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Most Canadians view their mortgage as a massive, multi-decades-long financial obligation that they are forced to take on to be able to buy a home. Few would look at their mortgage as a savings vehicle that can be used to fund goals such as renovations and vacations – or serve as emergency funds.

But that is precisely how it worked out for Kristie Johnson and her husband Todd, using an unconventional banking arrangement offered by Manulife One that allowed them to both pay down debt and fund a once-in-a-lifetime trip to New Zealand, marking the first time her Kiwi husband had been home in 16 years.

How Manulife One operates is simple but efficient: You place all debts such as a mortgage or home equity line of credit in the same account as deposits, rather than a scattering of accounts for savings and loans with varying interest rates. All income is applied to the total debt unless and until it is needed for living expenses, which promises to help save thousands in interest payments over the life of the mortgage.

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Manulife One also allows for the creation of sub accounts for longer-term savings goals such as the dream vacation or the creation of an emergency fund. Because “life happens” and unexpected expenses such as a major home or vehicle repairs tend to come out of nowhere, the account also offers financial flexibility to cover those costs or cash in on a once in a lifetime buying opportunity.

“It was accumulating assets and some debt so it was the perfect fit, to run one account the way that Manulife One is structured,” says Ms. Johnson, a Vancouver Island-based life insurance broker. Though there were some debts that she and her husband wanted to pay off as fast as possible, “we saw the freedom that we had being able to access extra money that we needed for vacation,” she says.

Two years after creating a Manulife One family account which included their mortgage, other debts and savings in one account, Ms. Johnson was able to achieve her vacation goal. Using this approach, she also expects she will pay off their mortgage years faster than they would with a traditional mortgage. “I definitely see that rather than a daunting 25-year mortgage, this is something that we can pay off a lot faster,” she says. The couple looks to be mortgage free in 12 to 15 years.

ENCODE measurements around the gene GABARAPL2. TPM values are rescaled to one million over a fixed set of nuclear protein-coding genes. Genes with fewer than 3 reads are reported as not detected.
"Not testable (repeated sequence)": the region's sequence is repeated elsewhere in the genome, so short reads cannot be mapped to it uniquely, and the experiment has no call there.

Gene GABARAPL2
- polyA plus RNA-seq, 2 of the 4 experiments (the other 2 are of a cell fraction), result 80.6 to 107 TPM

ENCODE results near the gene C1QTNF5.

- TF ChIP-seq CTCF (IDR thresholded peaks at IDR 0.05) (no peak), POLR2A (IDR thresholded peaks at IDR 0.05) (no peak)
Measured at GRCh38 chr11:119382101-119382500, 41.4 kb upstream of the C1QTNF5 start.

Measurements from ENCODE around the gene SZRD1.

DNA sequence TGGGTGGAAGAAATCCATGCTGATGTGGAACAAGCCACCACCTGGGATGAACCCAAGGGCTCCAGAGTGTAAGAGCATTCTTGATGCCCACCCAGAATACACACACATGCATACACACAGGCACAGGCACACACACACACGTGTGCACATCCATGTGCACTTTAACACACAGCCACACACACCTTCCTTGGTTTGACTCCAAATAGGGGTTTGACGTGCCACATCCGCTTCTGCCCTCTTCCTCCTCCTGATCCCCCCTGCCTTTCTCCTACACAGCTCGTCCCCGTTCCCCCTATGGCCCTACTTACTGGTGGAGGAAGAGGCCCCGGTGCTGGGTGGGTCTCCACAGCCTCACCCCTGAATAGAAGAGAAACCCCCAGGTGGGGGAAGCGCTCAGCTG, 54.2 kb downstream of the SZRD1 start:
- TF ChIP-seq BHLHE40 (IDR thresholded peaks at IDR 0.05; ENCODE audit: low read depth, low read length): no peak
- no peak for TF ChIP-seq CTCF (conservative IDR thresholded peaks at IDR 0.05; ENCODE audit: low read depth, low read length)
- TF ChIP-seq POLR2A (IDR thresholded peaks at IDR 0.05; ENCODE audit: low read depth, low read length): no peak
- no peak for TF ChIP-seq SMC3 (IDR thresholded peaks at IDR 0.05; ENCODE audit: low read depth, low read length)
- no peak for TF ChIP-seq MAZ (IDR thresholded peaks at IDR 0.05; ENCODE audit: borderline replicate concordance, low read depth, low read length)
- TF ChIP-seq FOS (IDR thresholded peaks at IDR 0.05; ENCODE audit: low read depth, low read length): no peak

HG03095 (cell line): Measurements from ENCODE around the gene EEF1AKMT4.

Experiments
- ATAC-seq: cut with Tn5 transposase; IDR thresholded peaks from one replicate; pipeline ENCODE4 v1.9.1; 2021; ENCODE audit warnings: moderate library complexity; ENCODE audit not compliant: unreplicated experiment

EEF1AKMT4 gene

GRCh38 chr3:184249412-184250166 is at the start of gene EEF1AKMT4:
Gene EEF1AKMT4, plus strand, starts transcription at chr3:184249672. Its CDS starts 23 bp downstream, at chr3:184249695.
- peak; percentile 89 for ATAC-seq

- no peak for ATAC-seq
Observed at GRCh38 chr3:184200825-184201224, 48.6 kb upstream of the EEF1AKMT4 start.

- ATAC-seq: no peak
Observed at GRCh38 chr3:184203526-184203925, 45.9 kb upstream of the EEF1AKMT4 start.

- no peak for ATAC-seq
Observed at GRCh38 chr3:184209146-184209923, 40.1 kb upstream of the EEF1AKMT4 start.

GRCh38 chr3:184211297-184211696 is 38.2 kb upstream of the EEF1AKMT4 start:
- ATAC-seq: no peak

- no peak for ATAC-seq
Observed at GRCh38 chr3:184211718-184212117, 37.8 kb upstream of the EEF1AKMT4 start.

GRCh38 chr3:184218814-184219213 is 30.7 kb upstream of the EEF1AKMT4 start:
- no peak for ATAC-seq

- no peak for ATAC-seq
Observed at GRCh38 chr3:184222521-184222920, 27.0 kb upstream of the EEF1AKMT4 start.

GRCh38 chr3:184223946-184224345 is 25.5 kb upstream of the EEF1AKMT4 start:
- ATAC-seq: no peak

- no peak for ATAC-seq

The ability to pay off a residential mortgage (the single largest item of debt most Canadians carry) faster than with conventional banking arrangements is perhaps the greatest benefit. It also allows people to take a different mindset and look on mortgages as a net positive to their family finances rather than as a burden.

“One of the biggest savings vehicles in Canada is a mortgage and for some reason we discount that as savings,” says Jeff Spencer, vice-president of retail sales and distribution with Waterloo, Ont.-based Manulife Bank.

The traditional banking model in which Canadians are both borrowers and lenders to financial institutions is not a great deal, he says. People are charged a certain rate for their mortgage, higher rates for other loans and far higher rates typically for credit card debt while they enjoy very low rates on their savings. To make matters worse, most banking advice is focused on investing those savings and little to no advice is given to debt management.

Ms. Johnson and her husband have made paying off their mortgage quickly a priority – even while maintaining the ability for a bucket list trip to New Zealand. Other families may in fact be better off taking their time tackling debt says Mr. Spencer, an approach that seems to fly in the face of common personal finance wisdom.

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“Some people should get out of debt as quickly as possible and some people should get out of debt longer than the 25-year (mortgage) amortization depending on their income, tax, cash flow, risk tolerance,” he explains. “We always want things to be so simple today. When it comes to debt we actually need to complicate it a bit and there actually needs to be more advice.”

For Ms. Johnson, seeing her family’s net worth calculated every time she visits an ATM motivates her to save more and chip away at the debt pile even faster. “Normally you have a couple thousand in your chequing account and your mortgage is off to the side. You go to the bank machine and take $200 dollars out and now you have $1800. With Manulife One you go to the bank and it says you are negative $300,000.

“You just have to wrap your mind around how it works. I get great pleasure out of watching my assets grow and my liabilities decrease.”

Advertising feature produced by Globe Content Studio. The Globe’s editorial department was not involved.

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